This Article Shows The Shortcomings of Journalism This article appeared in the New York Times on February 10, 2017, it is titled “The 21 Questions You’re Going to Need to Ask About Investment Fees. (link)” It is, as usual, partially correct. The questions in the article are not groundbreaking. You can find this set, or…
This article appeared in the New York Times on February 10, 2017, it is titled “The 21 Questions You’re Going to Need to Ask About Investment Fees. (link)” It is, as usual, partially correct. The questions in the article are not groundbreaking. You can find this set, or a very similar subset of these questions anywhere, or everywhere. Most alarming is the primary objective of the article, which is to make the point that
“The best way to understand what the fiduciary debate is about — and to protect yourself — is to view this discussion through the lens of fees.”
NOPE, NOT EVEN CLOSE. This is wrong because it completely ignores what the client is actually trying to achieve, and what the appropriate cost of accomplishing those objectives may be. Instead, this looks only at the cost, which is short-sighted, and that is the nicest possible description, and not nearly critical enough. The word “hackery” comes to mind (yes, I am aware that “hackery” is not a word).
Fiduciary Standard Is a Higher Standard
Strictly speaking, “fiduciary” standard is the idea that an advisor puts the client’s interest above his/her own. OK, that should be obvious, and if you are worried about this, then you need to gain further comfort with your advisor. There’s a reason that GH2 Benefits will charge a percentage (0.5%) per annum for portfolios. We have never engaged in any “sales contest” or whatever is stated in the article. We are compensated by carriers for financial products, such as insurance or annuities, on a pre-determined schedule. Last point, our business is too diverse to concentrate on a single carrier, we pay no attention to sales contests, etc (they do exist, at least the facts of the article are correct). Back to the article.
Question #1 is NEVER ASKED
As stated in a related article here on GH2 Unfiltered, “Are Annuity Haters Right or Wrong? Yes,” the questions that should’ve been asked is whether or not the advisor and client agree on what the actual financial objective. Second, the real question regarding fees, and the amount of fees should be, “Could you have done this yourself without the the fee?” This is entirely absent from the NYT article, and it needed to have been the first question, the remainder of the article is asking secondary questions, without addressing the first. So now, you, the reader, can easily be led down the wrong path.
That is especially true in the case of annuities, where there is a stated return which can be guaranteed by the issuer (the company issuing the annuity). This article, and most articles that criticize annuities, ignore that:
- There are guarantees regarding return of principal after a given point in time, which can vary wildly, depending on the structure of the annuity.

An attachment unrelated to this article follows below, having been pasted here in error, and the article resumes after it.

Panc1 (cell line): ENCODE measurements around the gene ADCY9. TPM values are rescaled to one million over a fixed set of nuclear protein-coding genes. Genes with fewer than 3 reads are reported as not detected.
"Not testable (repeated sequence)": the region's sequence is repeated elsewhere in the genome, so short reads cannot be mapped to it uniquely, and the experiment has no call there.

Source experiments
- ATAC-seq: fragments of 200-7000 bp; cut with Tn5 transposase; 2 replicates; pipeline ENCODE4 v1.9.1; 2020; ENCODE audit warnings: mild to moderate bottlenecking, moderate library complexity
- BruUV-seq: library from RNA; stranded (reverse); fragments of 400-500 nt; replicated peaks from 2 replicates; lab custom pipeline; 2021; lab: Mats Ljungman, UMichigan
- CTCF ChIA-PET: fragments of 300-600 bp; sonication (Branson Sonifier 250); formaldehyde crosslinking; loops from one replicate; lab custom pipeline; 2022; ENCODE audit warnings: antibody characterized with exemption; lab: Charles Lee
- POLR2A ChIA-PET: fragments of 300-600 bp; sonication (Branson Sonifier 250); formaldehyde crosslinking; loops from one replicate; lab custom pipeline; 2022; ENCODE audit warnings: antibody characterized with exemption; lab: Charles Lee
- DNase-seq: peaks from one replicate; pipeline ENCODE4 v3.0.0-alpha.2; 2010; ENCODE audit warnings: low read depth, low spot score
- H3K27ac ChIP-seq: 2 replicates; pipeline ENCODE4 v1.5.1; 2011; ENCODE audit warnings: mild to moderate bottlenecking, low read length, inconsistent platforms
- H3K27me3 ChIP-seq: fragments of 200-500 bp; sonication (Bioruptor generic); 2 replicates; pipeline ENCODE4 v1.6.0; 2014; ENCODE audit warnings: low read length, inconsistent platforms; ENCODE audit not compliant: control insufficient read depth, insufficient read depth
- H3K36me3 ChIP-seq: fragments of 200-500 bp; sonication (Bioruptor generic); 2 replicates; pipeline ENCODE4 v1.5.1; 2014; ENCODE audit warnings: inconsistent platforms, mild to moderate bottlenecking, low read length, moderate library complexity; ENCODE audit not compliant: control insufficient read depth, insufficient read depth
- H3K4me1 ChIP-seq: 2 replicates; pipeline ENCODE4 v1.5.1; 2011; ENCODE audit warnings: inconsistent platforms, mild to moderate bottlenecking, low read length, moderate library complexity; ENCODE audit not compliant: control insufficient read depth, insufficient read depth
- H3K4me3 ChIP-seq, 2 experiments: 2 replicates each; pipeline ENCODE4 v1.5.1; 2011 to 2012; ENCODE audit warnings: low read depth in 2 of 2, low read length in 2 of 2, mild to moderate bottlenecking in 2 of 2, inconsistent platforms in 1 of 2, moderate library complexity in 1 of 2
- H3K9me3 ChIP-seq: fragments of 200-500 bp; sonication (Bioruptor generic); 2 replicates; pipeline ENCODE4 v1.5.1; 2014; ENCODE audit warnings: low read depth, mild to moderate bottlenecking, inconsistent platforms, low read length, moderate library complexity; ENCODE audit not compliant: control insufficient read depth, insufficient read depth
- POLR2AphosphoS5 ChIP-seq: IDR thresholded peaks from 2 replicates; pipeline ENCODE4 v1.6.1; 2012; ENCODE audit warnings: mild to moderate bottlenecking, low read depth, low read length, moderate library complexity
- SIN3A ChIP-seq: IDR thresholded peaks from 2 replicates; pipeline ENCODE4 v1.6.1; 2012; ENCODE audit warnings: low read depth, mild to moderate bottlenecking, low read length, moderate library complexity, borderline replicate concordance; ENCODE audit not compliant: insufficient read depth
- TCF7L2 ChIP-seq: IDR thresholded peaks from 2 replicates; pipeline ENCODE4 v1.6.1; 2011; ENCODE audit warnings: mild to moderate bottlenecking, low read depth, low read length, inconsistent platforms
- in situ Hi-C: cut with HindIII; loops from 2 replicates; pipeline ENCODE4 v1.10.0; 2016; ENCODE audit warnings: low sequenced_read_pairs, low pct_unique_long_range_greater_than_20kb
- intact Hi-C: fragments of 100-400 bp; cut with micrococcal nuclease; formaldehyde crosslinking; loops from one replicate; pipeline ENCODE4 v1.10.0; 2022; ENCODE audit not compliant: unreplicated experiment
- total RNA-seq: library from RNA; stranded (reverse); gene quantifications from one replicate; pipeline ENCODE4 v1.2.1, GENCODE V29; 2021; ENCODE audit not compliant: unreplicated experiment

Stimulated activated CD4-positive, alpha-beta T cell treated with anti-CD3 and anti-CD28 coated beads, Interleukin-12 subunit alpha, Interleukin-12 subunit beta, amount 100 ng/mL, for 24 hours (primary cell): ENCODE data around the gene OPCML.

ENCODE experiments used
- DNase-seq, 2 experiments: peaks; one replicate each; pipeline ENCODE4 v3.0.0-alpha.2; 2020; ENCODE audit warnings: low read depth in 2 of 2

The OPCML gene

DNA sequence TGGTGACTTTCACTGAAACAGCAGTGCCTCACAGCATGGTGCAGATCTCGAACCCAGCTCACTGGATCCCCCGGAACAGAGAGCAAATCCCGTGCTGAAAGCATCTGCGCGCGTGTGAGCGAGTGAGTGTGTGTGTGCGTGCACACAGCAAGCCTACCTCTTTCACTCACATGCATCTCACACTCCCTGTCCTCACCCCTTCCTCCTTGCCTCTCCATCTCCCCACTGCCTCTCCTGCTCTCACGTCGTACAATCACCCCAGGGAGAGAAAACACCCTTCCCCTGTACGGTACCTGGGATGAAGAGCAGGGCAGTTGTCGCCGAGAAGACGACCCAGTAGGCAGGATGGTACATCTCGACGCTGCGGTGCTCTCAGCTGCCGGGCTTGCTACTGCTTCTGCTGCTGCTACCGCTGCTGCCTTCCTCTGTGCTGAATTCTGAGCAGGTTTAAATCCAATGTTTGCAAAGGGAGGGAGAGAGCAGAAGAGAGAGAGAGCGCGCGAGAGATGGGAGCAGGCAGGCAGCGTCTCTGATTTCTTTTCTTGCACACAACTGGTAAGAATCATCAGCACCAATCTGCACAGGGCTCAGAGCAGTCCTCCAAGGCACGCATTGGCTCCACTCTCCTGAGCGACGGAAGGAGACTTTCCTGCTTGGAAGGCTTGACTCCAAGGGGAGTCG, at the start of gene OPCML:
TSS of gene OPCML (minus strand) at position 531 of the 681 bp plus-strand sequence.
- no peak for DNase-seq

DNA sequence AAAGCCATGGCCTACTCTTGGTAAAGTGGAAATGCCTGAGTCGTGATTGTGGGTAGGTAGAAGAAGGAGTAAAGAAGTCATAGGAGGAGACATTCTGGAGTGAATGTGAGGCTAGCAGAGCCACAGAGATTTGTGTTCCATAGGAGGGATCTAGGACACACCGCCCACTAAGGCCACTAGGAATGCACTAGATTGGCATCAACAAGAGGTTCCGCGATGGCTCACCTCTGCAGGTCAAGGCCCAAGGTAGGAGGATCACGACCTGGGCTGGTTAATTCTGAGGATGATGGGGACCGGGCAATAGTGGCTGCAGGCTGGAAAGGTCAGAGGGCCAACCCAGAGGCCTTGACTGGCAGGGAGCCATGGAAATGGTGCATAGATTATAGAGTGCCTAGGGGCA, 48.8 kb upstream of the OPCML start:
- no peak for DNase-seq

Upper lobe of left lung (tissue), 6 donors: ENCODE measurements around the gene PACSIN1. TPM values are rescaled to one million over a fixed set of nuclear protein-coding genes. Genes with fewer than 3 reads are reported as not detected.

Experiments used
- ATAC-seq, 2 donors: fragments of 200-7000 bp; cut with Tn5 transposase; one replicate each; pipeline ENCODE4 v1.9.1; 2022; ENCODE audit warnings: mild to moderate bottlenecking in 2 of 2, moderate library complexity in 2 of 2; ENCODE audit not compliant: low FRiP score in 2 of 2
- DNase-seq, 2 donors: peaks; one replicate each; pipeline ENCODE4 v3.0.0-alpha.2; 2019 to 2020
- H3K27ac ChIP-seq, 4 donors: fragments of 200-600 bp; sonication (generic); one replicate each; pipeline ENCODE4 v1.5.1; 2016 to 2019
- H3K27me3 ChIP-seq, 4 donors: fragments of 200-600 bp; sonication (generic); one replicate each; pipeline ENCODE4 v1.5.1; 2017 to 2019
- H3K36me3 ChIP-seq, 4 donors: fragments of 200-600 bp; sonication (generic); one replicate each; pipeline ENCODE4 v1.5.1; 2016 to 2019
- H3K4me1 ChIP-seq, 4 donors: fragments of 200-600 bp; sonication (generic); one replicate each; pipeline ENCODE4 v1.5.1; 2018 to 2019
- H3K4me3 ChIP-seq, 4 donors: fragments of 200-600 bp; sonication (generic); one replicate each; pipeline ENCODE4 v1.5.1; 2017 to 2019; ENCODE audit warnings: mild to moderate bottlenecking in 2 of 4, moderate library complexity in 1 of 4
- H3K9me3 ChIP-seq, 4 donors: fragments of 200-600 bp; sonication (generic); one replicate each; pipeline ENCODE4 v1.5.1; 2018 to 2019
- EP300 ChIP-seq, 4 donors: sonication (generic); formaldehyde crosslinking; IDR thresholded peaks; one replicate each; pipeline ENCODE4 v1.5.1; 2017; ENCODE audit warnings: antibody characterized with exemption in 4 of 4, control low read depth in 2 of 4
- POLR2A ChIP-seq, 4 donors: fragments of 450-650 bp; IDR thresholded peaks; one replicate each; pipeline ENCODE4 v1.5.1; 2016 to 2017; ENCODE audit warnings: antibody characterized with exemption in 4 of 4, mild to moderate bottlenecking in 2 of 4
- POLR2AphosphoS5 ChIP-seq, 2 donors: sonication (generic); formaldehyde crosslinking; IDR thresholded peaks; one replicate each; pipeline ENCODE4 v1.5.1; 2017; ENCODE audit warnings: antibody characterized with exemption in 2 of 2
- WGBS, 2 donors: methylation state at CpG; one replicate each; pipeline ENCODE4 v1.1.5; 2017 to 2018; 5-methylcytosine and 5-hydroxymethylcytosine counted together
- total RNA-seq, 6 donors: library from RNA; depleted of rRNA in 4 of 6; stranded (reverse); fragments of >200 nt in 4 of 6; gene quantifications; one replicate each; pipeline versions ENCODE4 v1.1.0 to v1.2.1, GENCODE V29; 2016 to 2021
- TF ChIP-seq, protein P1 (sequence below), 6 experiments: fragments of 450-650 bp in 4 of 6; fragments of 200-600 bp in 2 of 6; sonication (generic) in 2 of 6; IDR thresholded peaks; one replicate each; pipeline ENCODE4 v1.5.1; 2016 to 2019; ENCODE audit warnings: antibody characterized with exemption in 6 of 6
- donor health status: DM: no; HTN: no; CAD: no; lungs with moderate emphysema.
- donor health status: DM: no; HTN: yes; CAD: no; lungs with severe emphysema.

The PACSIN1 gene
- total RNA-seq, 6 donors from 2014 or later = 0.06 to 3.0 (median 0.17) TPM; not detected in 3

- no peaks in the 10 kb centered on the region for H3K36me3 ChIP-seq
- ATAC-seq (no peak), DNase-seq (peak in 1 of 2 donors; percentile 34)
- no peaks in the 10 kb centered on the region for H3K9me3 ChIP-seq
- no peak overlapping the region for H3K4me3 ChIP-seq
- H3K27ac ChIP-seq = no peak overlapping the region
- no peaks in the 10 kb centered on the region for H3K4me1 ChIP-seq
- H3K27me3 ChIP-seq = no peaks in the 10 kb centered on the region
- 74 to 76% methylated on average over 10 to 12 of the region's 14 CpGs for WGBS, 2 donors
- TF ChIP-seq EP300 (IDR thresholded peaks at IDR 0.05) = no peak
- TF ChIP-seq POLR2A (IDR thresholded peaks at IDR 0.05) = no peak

- These guarantees are highly complex, you need TEAMS of people, including traders and attorneys, in order to create the language that correctly states what you will get, and under what conditions. You would need to have the knowledge and experience to execute derivative contracts in order to guarantee the performance embedded in an annuity, especially those that guarantee return of principal. Notably, it is the case that some annuities do not require the full extent of derivative knowledge (fixed annuities with Market Value Adjustment, MVA), and thus, the fees are lower, just as it should be.
- Most financial advisors and even most hedge-fund managers are NOT qualified to simply create a portfolio that can replicate or beat the terms and conditions of an annuity.
- Even if you could replicate this strategy in theory, you will need ENORMOUS size in order to practically replicate the portfolio with the promised return of an annuity ($1,000,000 would not do it for an indexed annuity, no chance). If anything that will increase the cost, on a percentage basis.
Instead, this article focuses on the hot-take of “fees are bad.” Instead, the point of this, and all articles regarding fiduciary responsibility, should be “specialty-sized fees for run-of-the-mill service is bad.” To simply say “all fees are bad” displays that the author isn’t qualified to make ANY of the bullet points made above, much less attach a price to any of those bullet points, so instead, she makes blanket statements that lead readers, wrongly.
These Are the Questions to Ask
That doesn’t mean that all fees are reasonable. There is a reason that ETFs have skyrocketed in popularity. Lower cost, similar or superior performance, lower tracking error. To math geeks, this is the simplest exercise of mean/variance optimization. So, the questions should be:
- If your advisor says “I can choose securities well, systematically.” Define “well” should be your question. Compared to what? If the advisor doesn’t have a benchmark, and cannot show you that how he keeps track of the performance against that, then you should run, not walk, away.
- If your advisor can choose securities well, systematically, when compared to benchmarks that can be measured in the market, then you can simply ask him to show you the results. Better yet, he should be able to show you examples of how his process will work to adjust your portfolio.
- “Is there another way to create this same performance or superior performance, that meets my objectives, at a lower cost?” Now THAT is the question to ask.
Now, you can ask the questions from the NYT article. Only now.